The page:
Physiological Responses to Low Atmospheric Pressure Stunning and Implications for Welfare – Case Study
Low atmospheric pressure stunning is a humane approach that has the potential to improve welfare of poultry at slaughter, according to a new study from researchers at the University of Glasgow and Wageningen University in the Netherlands.
The research by Dorothy McKeegan from Glasgow University together with D.A. Sandercock and M.A. Gerritzen and published in Poultry Science shows that low-atmospheric pressure stunning - LAPS - gradually induces unconsciousness without distress.
The research team says the method eliminates the need for live shackling and ensures that every bird is adequately stunned before slaughter and bleeding.
In LAPS, poultry are rendered unconscious before slaughter by gradually reducing oxygen tension in the atmosphere to achieve a progressive anoxia.
The effects of LAPS are not instantaneous, so the research team says there are legitimate welfare concerns around the experience of birds before loss of consciousness.
Using self-contained telemetry logging units, high-quality continuous electroencephalogram (EEG) and electrocardiogram (EKG) recordings were obtained from 28 broiler chickens during exposure to LAPS in a commercial poultry processing plant.
Application of LAPS was associated with changes in the EEG pattern in the form of increases in total power, decreases in mean frequency, and in particular, increases in slow-wave (delta) activity, indicating a gradual loss of consciousness.
Increased delta wave activity was seen within 10 seconds of LAPS onset and consistently thereafter, peaking at 30 seconds into LAPS at which point the EEG signal shared characteristics with that of birds in a surgical plane of anesthesia.
The researchers say that during LAPS, heart rate consistently decreased, with more pronounced bradycardia and arrhythmia observed after 30 seconds.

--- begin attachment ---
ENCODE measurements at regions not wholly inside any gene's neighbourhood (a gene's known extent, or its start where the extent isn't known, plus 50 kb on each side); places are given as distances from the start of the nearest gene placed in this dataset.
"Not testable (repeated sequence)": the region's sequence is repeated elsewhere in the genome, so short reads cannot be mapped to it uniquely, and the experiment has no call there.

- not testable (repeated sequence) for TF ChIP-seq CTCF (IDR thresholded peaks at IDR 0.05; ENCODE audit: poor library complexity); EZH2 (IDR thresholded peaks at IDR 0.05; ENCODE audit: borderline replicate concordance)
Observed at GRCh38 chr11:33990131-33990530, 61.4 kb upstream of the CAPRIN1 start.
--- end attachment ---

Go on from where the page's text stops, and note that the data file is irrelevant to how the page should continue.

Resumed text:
No heart rate increases were observed in the period when the birds were potentially conscious.
After an initial quiescent period, brief body movements - presumed to be ataxia/loss of posture - were seen on average at 39 seconds into the LAPS process.
Later (after 120 seconds on average), artifacts related to clonic (wing flapping) and tonic (muscle spasms) convulsions were observed in the EKG recordings.
Based on EEG analysis and body movement responses, a conservative estimate of time to loss of consciousness is approximately 40 seconds.
From the point of view of welfare, the report says that what matters is what the birds experience before loss of consciousness.
Behavioural responses to LAPS have been reported previously (Vizzier-Thaxton et al., 2010) and consisted of minimal response until the birds became ataxic, lost posture and began wing-flapping.
This is similar to observations of anoxia-induced gas stunning where no negative behavioural responses were seen before ataxia (Woolley and Gentle, 1988; McKeegan et al., 2007).
The mode of action of the LAPS process is hypoxia leading to anoxia, and the physiological and behavioural responses reported previously (Vizzier-Thaxton et al., 2010) are consistent with this. In response to LAPS, birds showed a pronounced reduction in heart rate (bradyarrthythmia) and vigorous wing-flapping (clonic convulsions) as would be expected with loss of brain function due to anoxic death.
The research adds that it would appear that LAPS induces hypoxia more slowly than other anoxia-based stunning approaches, which is not necessarily unacceptable providing the lengthened induction to unconsciousness is not accompanied by distress. The results of the study would suggest that this is not the case for LAPS.
The lack of behavioural responses indicating aversion or escape and absence of heart rate elevation in the conscious period strongly suggest that birds do not find LAPS induction distressing.
"The lack of even transient heart rate elevations in any of the birds during the conscious period strongly suggests that the birds did not find LAPS induction to an unconscious state distressing," the report says.
The study concludes that collectively, the results suggest that LAPS is a humane approach that has the potential to improve the welfare of poultry at slaughter by gradually inducing unconsciousness without distress, eliminating live shackling and ensuring every bird is adequately stunned before exsanguinations.